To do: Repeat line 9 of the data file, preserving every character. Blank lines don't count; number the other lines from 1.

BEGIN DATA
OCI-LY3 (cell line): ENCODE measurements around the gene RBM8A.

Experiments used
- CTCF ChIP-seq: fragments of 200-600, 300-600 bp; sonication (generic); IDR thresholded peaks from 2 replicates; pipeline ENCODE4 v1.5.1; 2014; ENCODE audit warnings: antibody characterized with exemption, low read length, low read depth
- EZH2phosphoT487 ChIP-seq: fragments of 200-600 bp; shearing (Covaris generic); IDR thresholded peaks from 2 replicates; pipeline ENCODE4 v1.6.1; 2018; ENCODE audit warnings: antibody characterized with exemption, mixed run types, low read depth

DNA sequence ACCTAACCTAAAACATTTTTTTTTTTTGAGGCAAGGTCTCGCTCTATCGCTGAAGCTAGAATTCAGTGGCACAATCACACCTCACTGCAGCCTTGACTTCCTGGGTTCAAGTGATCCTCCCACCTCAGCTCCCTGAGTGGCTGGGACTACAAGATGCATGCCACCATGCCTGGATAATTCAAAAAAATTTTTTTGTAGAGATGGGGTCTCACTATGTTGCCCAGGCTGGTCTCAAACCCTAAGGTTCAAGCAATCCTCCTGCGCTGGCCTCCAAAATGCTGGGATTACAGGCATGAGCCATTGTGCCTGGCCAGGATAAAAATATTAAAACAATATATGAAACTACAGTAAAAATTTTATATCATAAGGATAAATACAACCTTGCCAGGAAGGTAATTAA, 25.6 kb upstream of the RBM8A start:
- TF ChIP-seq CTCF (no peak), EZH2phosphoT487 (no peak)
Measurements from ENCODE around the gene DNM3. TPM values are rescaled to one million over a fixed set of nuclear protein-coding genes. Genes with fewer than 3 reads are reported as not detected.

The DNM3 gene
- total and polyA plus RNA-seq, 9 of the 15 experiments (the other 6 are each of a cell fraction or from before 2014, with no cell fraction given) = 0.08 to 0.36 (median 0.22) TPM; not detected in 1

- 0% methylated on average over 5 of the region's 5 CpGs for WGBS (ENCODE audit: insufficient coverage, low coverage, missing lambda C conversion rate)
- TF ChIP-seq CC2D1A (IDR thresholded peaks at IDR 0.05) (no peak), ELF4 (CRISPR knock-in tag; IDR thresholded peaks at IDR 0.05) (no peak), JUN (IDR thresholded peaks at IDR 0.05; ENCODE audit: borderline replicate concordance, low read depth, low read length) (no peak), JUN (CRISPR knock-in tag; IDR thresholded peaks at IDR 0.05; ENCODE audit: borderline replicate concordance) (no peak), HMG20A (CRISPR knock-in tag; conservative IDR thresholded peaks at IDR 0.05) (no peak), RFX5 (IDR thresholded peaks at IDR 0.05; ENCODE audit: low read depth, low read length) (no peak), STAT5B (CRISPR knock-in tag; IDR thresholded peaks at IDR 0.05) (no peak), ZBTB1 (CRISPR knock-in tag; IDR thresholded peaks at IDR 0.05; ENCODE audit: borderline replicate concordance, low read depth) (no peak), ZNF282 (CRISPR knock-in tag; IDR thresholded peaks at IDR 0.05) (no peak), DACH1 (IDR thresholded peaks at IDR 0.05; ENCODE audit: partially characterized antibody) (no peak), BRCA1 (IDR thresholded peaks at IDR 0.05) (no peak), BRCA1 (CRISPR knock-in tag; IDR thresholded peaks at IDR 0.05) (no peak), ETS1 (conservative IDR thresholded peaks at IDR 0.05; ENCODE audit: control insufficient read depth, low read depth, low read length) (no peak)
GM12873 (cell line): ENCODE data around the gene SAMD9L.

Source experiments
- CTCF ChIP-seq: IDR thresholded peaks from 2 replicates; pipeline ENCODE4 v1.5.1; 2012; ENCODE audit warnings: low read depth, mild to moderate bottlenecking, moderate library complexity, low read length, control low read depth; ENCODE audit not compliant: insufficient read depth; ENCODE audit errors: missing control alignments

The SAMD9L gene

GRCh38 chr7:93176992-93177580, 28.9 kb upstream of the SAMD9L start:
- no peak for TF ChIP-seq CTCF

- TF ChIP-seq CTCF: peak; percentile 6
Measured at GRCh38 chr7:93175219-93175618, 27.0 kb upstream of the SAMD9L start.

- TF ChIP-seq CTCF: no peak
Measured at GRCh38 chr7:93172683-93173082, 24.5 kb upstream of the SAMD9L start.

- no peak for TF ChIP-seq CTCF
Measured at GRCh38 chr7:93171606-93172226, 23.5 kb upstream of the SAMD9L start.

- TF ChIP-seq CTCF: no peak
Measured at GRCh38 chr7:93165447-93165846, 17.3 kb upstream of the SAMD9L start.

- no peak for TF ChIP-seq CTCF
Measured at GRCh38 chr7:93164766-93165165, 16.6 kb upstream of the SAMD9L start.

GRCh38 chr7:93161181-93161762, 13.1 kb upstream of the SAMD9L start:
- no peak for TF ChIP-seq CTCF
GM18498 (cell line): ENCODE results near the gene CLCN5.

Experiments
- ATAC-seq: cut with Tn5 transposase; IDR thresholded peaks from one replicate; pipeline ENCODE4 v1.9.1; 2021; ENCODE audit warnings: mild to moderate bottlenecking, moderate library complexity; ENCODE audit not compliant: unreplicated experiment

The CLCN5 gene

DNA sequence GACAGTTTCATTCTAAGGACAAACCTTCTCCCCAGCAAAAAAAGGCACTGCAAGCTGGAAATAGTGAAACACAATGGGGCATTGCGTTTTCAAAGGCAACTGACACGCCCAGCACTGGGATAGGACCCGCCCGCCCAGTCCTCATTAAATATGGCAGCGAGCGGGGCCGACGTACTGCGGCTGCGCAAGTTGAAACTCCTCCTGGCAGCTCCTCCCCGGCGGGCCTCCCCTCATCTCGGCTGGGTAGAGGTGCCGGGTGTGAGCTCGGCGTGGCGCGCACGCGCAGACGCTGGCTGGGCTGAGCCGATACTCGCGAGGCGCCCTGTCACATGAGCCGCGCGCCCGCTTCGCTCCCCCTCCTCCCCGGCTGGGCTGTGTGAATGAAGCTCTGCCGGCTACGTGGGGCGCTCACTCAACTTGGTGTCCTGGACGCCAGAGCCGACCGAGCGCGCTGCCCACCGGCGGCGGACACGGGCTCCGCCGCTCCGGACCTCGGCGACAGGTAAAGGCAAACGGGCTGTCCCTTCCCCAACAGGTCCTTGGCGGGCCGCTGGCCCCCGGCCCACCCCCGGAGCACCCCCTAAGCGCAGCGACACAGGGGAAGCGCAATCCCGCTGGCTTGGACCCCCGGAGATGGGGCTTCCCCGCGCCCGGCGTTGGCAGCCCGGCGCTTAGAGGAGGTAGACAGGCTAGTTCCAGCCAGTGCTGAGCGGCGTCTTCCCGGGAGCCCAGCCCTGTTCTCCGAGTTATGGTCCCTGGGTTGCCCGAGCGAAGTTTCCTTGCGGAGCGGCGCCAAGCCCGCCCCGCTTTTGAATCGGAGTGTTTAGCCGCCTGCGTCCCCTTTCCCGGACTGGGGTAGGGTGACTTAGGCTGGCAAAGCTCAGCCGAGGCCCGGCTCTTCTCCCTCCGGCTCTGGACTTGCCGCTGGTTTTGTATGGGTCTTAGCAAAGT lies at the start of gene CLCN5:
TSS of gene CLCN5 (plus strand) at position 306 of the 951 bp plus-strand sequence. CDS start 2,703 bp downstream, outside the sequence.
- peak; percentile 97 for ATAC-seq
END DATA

- total and polyA plus RNA-seq, 9 of the 15 experiments (the other 6 are each of a cell fraction or from before 2014, with no cell fraction given) = 0.08 to 0.36 (median 0.22) TPM; not detected in 1